scorecardGen Zers and millennials are ditching 'spendy friends' who are tempting them to overspend and go into debt
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Gen Zers and millennials are ditching 'spendy friends' who are tempting them to overspend and go into debt

Grace Mayer   

Gen Zers and millennials are ditching 'spendy friends' who are tempting them to overspend and go into debt
Retail3 min read
  • Financial differences are driving some Gen Zers and millennials to break up with their "spendy friends."
  • Over a third of these consumers said friends led them to overspend, according to a Credit Karma study.

Friendships can end for a lot of reasons — and money can be a big reason. Disparate spending habits are leading some Gen Z and millennial consumers to break up with their friends, a recent study found.

Over a third of Gen Z and millennial consumers reported having a friend who leads them to spend beyond what they can afford, according to a Credit Karma study conducted by Qualtrics. The study, which ran from June 7 to June 9, asked over 1,000 US adults over 18 about their spending habits.

"If you're starting to lose friends over misaligned spending habits, it's really time to just level set," said Courtney Alev, director of product management and a consumer financial advocate at Credit Karma. "It's important to keep your finances and your friendships in order."

The reason young consumers are overspending? Respondents chalked up part of their spending habits to FOMO, or fear of missing out. Over 30% of Gen Z and millennial respondents said the main reason they overspent alongside their wealthier friends was because they didn't want to feel left out.

But these spending habits are drawing some consumers into debt. Eighty-eight percent of millennials and 80 percent of Gen Zers said spending time with these friends resulted in them taking on debt.

"When we think about the impact of that on your finances, especially with interest rates really high right now, going into debt to keep up with your friends is just really stressful on multiple levels," Alev said.

In some cases, overspending drove these consumers into over $500 in debt — and prompted some to consider calling it quits with their "spendy friends," the study found. Among those who said their friends lead them to spend more, 47% of millennials and 36% of Gen Zers said they were considering ending these friendships due to their different spending flexibility,

According to the survey, dining out accounts for much of the overspending. Forty-three percent of millennials said they overspent on dining out, as did 37% of Gen Zers. In addition, 37% of millennials and 32% of Gen Zers report overspending on drinks and nights out.

More than a third of Gen Z consumers, 36%, also said they overspent on clothing. Studies have found that Gen Zers, people born between 1997 and 2012, are particularly interested in spending chunks of their income on luxury brands and fast fashion.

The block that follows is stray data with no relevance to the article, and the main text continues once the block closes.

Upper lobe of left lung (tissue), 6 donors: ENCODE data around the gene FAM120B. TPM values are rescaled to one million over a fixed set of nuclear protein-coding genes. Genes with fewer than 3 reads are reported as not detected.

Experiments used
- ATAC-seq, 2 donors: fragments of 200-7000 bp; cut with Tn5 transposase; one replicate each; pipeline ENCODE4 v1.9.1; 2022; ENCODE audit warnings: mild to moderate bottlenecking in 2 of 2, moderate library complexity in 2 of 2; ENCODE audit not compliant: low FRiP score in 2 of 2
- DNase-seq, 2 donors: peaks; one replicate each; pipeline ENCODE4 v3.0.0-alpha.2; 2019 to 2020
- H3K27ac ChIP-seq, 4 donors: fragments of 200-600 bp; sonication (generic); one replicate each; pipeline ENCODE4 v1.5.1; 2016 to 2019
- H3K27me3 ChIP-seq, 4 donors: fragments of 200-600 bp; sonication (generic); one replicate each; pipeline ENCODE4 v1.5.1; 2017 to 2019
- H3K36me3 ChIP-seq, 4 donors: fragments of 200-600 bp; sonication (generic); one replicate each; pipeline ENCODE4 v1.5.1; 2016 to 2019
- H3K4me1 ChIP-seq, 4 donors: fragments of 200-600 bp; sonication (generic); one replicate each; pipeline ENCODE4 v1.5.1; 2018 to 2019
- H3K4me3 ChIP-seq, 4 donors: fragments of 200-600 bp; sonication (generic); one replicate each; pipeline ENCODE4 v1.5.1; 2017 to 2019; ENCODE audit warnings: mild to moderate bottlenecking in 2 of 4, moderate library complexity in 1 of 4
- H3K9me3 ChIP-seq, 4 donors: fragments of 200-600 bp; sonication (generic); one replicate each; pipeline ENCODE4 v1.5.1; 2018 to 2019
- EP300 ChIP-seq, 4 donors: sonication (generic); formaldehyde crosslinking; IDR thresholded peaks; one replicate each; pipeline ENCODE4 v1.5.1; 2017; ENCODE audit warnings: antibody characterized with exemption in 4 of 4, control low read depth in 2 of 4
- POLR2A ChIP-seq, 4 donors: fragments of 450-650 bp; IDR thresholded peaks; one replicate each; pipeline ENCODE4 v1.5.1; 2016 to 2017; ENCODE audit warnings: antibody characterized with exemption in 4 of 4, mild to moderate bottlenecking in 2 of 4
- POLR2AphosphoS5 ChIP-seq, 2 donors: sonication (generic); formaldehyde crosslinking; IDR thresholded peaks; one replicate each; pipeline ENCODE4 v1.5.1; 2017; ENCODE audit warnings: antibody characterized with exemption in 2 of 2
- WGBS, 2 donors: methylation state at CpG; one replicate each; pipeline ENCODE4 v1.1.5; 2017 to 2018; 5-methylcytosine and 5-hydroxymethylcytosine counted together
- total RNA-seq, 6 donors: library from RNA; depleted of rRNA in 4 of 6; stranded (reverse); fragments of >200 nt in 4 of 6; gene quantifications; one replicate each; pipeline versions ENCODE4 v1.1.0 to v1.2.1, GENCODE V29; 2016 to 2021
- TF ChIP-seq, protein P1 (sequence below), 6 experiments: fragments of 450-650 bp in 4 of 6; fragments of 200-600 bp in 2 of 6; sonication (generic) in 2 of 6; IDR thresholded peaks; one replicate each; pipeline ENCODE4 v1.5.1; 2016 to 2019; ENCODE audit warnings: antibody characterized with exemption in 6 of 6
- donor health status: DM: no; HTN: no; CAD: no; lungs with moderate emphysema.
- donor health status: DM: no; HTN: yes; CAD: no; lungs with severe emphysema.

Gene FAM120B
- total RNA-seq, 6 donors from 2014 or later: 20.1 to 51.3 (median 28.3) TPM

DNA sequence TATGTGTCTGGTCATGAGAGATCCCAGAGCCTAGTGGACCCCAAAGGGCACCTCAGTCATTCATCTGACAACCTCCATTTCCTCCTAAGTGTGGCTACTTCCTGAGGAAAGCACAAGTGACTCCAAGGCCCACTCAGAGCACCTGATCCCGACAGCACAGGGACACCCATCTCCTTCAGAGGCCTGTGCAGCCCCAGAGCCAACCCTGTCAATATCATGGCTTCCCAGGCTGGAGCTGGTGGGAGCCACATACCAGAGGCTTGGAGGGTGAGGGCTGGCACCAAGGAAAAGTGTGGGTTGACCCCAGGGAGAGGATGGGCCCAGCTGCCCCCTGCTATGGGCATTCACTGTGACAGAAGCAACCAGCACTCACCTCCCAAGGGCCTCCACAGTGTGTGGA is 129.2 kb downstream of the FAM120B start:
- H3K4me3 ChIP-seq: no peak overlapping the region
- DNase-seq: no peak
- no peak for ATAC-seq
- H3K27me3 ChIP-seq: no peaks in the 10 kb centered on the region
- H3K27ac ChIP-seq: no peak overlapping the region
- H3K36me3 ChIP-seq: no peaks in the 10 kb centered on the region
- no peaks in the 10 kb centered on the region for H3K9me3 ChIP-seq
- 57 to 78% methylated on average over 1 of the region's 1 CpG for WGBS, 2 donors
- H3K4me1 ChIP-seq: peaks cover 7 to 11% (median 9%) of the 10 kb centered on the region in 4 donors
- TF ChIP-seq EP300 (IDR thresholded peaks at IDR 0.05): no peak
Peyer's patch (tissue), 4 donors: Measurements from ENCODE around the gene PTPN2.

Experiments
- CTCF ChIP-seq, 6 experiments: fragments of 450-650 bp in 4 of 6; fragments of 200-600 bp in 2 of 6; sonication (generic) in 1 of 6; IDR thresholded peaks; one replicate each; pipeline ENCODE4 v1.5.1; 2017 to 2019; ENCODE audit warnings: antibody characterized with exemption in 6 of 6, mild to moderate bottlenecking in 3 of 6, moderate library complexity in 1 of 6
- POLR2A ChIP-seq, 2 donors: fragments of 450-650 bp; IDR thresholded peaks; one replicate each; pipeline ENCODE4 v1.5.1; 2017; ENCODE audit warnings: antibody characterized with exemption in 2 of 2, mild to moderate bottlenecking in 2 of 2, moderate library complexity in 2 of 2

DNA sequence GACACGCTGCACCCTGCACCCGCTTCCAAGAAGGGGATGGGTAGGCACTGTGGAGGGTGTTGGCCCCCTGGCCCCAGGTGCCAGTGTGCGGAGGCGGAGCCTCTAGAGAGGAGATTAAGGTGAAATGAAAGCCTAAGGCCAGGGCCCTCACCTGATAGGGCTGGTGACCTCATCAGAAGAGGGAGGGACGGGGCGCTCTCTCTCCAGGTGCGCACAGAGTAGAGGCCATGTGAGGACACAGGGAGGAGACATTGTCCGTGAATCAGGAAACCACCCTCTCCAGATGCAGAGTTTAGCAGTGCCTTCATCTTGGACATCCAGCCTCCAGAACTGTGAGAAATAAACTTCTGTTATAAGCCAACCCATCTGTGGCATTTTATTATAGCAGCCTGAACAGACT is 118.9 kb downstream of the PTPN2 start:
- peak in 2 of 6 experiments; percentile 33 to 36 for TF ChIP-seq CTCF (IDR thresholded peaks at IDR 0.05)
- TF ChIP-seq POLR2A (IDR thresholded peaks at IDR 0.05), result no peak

Both groups also attributed part of their overspending to expenses for trips and vacations. While 21% of millennials attributed some of their overspending to birthday celebrations, 20% of Gen Zers said they also overspent on self care expenses, such as massages and manicures.

How to avoid overspending

Avoiding money problems coming between you and your friends, boils down to communication.

While money can be an awkward topic to bridge with friends, Alev suggests setting a monthly spending budget — and communicating with your friends what that budget is. She recommends budgeting using the 50-30-20 rule: 50% of your income goes toward necessities, such as rent and groceries; 20% goes toward savings or student loans; and 30% is left over for a "fun budget."

At the end of the month, when you may be running short on that spending budget, Alev suggests free or low-cost alternatives to hanging out with friends. Hosting a potluck dinner, staying in to watch a movie, or spending time outdoors, can help you avoid overspending that month.

When going out with friends, it can be easy to overspend in the moment — on that other drink or dessert at a restaurant. Before going out, Alev recommends setting a budget for the activity, and alerting your friends to that spending limit as well.

When all else fails, Alev says it may be time to just say "no" to your friend's invitations. Ultimately, communicating these financial goals to your friends will strengthen those friendships in the long run, Alev said.

"A big theme of this is FOMO," Alev said. "There's obviously so many opportunities, especially coming out of Covid and with people starting to travel again."

"For things that are less compelling or not worth the money, be willing to say no, and that will open up a lot of other freedoms for you," Alev said.